Materials + Supplies:
• 3/4" Melamine
• Drywall Screws
• Luan for Making Template
• Clear Tape
• Hot Glue Gun
• Cordless Drill
• Variable Speed Concrete Polisher (Optional)
Size: 60" x 26" x 1" thick
ShapeCrete isn't just for small projects!
This tabletop is an intermediate project due to the size and the tools needed to build the form. The project as shown here can be simplified in a lot of ways, and it can be scaled down to a more manageable size. Instead of making a top so large, you could use these same methods to make a smaller top for a side table.
Building the form requires using basic hand tools and a table saw or circular saw to cut the form walls. This can be simplified by using a Foam Forming System for Concrete Countertops instead of cutting melamine form walls.
This tabletop weighs just under 110 lbs. Mixing so much ShapeCrete at the same time is a lot easier with a good paddle mixer. You can still mix large batches using a wheel barrow and a concrete hoe.
The final step of this project is polishing. This is absolutely optional. ShapeCrete will mimic whatever surface it is cast against. If that's a piece of very smooth plastic, the surface will be glossy and shiny. If it is a piece of melamine, it will have the texture of the melamine and will be a more matte finish. Polishing a top this size requires a variable speed concrete polisher and a set of diamond sanding pads.
The thickness of the top is important. Too thin and it could be difficult to remove from the form, or not durable enough over time. Too thick and it will be extremely heavy. The top shown here is 1" thick. If this top weren't so long, it could be thinner, around 5/8"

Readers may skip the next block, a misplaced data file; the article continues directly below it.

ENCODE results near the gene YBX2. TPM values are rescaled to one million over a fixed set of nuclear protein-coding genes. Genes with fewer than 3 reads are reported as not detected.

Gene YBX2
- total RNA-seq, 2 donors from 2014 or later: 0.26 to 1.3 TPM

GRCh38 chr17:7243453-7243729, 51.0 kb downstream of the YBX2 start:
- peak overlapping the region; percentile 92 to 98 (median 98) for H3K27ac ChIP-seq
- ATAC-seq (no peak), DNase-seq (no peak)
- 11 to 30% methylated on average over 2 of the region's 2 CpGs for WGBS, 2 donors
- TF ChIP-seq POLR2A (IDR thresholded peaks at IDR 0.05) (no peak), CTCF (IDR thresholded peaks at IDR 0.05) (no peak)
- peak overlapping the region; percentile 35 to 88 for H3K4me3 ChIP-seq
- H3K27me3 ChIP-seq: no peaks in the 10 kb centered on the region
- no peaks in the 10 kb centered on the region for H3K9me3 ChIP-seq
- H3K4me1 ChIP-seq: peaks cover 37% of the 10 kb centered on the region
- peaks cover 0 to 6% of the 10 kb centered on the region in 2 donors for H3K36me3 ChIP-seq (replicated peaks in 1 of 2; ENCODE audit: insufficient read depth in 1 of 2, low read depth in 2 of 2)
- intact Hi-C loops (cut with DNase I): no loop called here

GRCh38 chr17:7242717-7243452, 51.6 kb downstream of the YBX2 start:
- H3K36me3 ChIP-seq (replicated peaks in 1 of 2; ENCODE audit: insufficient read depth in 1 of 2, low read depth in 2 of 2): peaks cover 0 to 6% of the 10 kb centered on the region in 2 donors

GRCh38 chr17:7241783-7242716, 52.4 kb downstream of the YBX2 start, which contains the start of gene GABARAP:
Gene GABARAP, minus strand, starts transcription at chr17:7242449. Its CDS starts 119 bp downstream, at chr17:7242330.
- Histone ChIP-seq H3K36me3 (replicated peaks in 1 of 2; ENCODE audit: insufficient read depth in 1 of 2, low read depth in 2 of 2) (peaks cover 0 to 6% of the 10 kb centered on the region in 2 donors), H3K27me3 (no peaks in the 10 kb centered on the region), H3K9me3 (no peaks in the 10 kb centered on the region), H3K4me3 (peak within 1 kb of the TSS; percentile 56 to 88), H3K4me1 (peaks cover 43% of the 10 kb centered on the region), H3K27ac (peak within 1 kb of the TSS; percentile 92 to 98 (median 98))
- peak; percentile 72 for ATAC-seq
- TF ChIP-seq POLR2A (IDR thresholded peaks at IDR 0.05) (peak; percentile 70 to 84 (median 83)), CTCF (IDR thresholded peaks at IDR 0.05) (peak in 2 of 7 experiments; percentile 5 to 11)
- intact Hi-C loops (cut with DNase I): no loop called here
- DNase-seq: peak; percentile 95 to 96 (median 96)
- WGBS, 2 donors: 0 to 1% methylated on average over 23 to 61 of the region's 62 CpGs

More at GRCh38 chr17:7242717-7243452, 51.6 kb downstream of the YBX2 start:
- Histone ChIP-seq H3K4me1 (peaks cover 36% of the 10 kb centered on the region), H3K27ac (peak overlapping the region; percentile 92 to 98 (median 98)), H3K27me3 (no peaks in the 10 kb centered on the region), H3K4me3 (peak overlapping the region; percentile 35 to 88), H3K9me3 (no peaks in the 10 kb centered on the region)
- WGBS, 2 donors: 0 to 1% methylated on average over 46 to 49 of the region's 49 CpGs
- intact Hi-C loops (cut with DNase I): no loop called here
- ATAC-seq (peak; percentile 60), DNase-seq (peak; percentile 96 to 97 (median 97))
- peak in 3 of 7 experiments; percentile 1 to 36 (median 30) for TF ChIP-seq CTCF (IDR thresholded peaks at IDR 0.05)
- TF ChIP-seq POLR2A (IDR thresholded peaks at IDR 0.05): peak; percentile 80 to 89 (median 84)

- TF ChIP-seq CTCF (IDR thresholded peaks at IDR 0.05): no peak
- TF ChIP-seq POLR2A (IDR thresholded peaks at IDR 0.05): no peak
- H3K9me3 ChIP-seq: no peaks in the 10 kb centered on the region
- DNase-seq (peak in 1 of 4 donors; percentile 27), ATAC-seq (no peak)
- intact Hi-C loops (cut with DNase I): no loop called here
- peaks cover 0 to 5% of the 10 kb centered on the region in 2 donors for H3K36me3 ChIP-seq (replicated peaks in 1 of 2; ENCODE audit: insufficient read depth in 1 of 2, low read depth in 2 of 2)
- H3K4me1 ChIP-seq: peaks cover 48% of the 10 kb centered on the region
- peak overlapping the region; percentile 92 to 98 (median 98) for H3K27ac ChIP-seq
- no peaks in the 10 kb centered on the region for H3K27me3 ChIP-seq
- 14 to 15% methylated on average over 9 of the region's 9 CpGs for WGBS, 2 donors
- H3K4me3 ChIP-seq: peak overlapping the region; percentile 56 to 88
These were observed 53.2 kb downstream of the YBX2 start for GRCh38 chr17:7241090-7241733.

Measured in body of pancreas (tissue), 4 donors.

STEP 1: Table Base
The table base needs to be strong enough to support the weight of the top. If the table base is not very solid, it should be reinforced. A large top like this can weigh well over 100 lbs., even at just 1" thick.
STEP 2: Templating
This step is optional, but it will help make sure the top fits the table base exactly. It's really helpful if you're dealing with an old wood table that was never precisely square to begin with.
Use a thin, rigid material like Luan (door skin). Cut it into strips 3" wide. Cut the strips to length and stick them together with hot glue. Use blue tape to help hold the template in place.
When the template is built, mark which side is up. When you build the form below, you will flip the template and place it face down in the mold.
STEP 3: Build the Form and Cast
Flip the template upside down, so the top is face down against the form board. Build the walls around the template.
Cut strips of 3/4" Melamine Coated Particle Board to 1" (or however thick you want your tabletop to be). Then cut them to length and screw them in place around the form.
Mix 100 lbs. of ShapeCrete using a paddle mixer or similar. Fill the form completely, then use a scrap piece of wood to screed it flat.
A concrete table vibrator is helpful in driving out air bubbles, but it's not necessary.
STEP 4: Slurry Fill and Polish
This step is optional, and not recommended if this is your first project. It requires a variable speed concrete polisher and adds more time to the project.
Any air holes can be filled with slurry (cement and pigment). Then the top is polished with a series of concrete polishing pads.
STEP 5: Finished Tabletop